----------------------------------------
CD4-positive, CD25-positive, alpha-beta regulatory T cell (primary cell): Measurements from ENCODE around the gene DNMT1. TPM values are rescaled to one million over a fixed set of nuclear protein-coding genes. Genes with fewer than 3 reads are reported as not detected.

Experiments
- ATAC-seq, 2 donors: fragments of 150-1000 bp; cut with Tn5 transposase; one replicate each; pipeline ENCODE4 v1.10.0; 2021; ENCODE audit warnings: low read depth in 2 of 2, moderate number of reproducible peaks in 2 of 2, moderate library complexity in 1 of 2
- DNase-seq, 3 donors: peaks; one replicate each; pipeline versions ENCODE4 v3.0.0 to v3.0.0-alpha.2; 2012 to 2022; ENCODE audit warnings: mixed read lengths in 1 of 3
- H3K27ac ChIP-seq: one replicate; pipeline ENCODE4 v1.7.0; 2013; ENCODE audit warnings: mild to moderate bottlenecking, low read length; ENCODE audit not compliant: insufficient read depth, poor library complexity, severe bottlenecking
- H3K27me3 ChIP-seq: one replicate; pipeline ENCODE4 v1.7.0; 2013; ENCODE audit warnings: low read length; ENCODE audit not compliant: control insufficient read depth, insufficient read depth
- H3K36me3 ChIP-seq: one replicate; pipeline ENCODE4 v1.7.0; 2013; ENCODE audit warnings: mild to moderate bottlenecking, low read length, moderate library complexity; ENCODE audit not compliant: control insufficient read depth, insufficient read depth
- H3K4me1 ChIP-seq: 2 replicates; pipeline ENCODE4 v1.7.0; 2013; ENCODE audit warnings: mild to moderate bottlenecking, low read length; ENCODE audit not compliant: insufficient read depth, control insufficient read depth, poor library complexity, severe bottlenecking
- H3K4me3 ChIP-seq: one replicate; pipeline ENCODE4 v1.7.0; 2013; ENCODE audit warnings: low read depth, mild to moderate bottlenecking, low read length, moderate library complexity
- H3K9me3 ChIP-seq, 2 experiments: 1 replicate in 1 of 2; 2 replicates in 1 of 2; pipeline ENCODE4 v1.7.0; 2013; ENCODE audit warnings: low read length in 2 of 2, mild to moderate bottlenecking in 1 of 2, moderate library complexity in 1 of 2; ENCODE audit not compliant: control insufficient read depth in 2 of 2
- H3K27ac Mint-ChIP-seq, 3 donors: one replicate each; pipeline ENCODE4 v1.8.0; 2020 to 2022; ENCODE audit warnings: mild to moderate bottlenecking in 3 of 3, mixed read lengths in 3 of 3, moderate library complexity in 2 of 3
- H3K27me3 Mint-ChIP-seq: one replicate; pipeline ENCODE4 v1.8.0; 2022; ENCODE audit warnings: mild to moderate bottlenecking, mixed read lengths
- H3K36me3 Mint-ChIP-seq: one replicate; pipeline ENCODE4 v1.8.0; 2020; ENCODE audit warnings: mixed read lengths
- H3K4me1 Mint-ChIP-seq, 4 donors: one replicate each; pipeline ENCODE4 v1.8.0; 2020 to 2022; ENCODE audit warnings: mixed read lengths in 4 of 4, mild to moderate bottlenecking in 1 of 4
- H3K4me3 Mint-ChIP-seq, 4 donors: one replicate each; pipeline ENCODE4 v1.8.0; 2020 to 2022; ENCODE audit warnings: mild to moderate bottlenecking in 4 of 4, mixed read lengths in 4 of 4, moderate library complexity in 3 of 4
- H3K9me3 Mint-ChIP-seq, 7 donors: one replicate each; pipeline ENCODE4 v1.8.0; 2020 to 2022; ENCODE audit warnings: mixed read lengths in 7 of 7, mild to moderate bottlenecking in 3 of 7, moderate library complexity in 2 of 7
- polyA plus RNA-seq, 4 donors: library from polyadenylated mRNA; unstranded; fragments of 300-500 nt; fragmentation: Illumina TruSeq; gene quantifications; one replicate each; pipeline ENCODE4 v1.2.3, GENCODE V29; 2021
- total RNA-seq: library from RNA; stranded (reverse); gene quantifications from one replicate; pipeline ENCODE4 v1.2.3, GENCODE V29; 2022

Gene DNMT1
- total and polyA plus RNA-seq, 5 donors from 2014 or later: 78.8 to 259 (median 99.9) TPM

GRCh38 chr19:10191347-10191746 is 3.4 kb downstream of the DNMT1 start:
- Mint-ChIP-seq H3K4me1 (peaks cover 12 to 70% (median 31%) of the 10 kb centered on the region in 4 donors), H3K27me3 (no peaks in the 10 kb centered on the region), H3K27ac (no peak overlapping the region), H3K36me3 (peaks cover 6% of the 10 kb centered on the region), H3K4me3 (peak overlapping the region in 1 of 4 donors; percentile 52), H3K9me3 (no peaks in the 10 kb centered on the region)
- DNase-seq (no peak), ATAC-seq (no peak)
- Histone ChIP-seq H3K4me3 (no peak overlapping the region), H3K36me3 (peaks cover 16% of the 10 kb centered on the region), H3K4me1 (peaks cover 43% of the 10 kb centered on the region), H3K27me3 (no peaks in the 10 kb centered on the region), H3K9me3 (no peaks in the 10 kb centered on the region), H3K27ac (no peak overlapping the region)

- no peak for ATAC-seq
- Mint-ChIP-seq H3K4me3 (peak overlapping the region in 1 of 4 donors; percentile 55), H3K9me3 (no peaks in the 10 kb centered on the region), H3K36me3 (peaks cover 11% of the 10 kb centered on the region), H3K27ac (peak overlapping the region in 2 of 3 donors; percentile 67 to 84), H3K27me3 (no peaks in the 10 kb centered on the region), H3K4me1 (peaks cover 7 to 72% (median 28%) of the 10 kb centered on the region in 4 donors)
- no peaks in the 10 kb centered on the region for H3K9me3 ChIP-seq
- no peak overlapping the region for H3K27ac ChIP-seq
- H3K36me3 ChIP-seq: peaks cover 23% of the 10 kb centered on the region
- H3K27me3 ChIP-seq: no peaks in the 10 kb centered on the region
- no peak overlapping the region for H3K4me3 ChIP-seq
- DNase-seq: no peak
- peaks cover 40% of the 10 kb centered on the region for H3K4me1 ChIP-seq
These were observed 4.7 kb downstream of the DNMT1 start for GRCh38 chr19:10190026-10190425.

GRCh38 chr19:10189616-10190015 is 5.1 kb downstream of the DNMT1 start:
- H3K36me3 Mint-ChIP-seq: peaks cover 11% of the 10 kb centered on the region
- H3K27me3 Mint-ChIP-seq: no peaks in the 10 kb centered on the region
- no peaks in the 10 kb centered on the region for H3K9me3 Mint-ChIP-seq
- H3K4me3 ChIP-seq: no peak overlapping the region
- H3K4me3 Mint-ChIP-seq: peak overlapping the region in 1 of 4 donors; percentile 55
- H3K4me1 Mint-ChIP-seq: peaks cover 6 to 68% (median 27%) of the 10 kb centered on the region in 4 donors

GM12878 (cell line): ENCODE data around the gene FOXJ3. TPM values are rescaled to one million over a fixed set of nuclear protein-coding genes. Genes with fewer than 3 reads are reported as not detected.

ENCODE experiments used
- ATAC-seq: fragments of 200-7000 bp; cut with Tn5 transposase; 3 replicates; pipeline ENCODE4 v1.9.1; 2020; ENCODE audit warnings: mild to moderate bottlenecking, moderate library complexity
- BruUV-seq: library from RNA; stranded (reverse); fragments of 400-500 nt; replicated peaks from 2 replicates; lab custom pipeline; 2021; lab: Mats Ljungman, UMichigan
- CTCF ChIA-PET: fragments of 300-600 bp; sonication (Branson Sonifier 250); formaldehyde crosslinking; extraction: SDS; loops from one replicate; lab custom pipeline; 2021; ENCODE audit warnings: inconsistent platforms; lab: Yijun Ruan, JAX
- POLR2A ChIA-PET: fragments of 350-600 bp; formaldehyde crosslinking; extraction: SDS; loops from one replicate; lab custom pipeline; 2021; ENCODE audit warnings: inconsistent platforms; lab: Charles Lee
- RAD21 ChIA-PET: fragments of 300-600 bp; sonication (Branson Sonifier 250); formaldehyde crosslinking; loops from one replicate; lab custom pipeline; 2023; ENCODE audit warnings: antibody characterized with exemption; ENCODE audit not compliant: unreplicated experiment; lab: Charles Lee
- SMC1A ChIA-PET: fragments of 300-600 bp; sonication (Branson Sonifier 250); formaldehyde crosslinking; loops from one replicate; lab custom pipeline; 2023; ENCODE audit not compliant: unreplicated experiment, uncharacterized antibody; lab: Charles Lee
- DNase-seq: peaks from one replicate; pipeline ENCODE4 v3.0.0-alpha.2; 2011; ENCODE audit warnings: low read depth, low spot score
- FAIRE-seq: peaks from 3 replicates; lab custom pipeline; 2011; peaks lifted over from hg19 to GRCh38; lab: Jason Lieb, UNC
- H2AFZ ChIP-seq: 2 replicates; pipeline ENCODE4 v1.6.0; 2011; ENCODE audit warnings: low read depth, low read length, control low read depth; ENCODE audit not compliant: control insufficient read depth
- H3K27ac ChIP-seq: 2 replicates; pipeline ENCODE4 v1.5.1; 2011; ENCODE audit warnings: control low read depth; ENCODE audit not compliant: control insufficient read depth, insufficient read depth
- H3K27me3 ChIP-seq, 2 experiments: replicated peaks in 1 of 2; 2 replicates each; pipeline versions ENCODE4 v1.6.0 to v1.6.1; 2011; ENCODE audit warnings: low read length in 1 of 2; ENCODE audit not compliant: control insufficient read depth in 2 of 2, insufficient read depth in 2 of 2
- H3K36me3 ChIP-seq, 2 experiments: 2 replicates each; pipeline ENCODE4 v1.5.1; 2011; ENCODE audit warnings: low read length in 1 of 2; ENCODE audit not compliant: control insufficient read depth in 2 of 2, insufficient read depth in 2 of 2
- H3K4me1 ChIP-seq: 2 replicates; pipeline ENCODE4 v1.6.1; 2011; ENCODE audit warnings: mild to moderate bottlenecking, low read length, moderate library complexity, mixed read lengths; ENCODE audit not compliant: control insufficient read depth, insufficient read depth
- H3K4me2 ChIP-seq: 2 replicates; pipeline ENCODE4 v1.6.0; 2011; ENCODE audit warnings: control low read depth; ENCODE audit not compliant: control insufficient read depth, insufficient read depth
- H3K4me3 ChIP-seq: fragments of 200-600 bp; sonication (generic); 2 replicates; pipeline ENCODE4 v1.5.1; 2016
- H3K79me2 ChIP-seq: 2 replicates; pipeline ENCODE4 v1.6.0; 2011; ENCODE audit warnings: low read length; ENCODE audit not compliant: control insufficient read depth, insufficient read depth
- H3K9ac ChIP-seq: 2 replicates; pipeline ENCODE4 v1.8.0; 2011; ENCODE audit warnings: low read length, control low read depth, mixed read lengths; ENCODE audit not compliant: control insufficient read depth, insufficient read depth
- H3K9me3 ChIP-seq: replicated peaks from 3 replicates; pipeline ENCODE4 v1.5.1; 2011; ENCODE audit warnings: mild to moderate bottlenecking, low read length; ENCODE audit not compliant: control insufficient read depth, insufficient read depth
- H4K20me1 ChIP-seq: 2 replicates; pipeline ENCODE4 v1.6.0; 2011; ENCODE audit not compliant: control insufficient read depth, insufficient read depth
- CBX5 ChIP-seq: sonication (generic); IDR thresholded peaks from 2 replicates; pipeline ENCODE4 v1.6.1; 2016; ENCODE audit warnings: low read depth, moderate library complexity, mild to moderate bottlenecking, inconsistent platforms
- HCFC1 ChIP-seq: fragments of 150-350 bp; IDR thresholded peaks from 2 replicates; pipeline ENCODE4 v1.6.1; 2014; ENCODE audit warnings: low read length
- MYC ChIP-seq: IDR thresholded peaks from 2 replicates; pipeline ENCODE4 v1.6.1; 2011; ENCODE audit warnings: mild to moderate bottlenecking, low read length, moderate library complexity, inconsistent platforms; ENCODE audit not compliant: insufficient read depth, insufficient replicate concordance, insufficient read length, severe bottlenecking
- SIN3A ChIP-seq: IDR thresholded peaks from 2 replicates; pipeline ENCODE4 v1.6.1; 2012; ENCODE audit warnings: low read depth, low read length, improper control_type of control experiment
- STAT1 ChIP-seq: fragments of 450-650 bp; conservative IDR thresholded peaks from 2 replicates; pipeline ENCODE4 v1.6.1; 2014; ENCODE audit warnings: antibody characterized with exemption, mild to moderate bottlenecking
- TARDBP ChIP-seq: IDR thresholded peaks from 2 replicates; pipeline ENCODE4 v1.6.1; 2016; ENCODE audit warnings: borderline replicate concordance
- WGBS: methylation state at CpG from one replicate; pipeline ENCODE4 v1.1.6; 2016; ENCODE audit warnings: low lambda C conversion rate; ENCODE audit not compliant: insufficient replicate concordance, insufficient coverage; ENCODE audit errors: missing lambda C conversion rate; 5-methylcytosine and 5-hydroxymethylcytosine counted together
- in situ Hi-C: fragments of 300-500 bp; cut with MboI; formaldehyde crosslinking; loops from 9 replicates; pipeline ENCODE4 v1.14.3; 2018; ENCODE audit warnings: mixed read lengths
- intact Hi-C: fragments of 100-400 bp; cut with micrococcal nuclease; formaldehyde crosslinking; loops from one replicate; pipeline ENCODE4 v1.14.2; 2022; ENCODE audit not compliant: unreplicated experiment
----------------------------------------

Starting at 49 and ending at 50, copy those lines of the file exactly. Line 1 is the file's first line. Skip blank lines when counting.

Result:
- SMC1A ChIA-PET: fragments of 300-600 bp; sonication (Branson Sonifier 250); formaldehyde crosslinking; loops from one replicate; lab custom pipeline; 2023; ENCODE audit not compliant: unreplicated experiment, uncharacterized antibody; lab: Charles Lee
- DNase-seq: peaks from one replicate; pipeline ENCODE4 v3.0.0-alpha.2; 2011; ENCODE audit warnings: low read depth, low spot score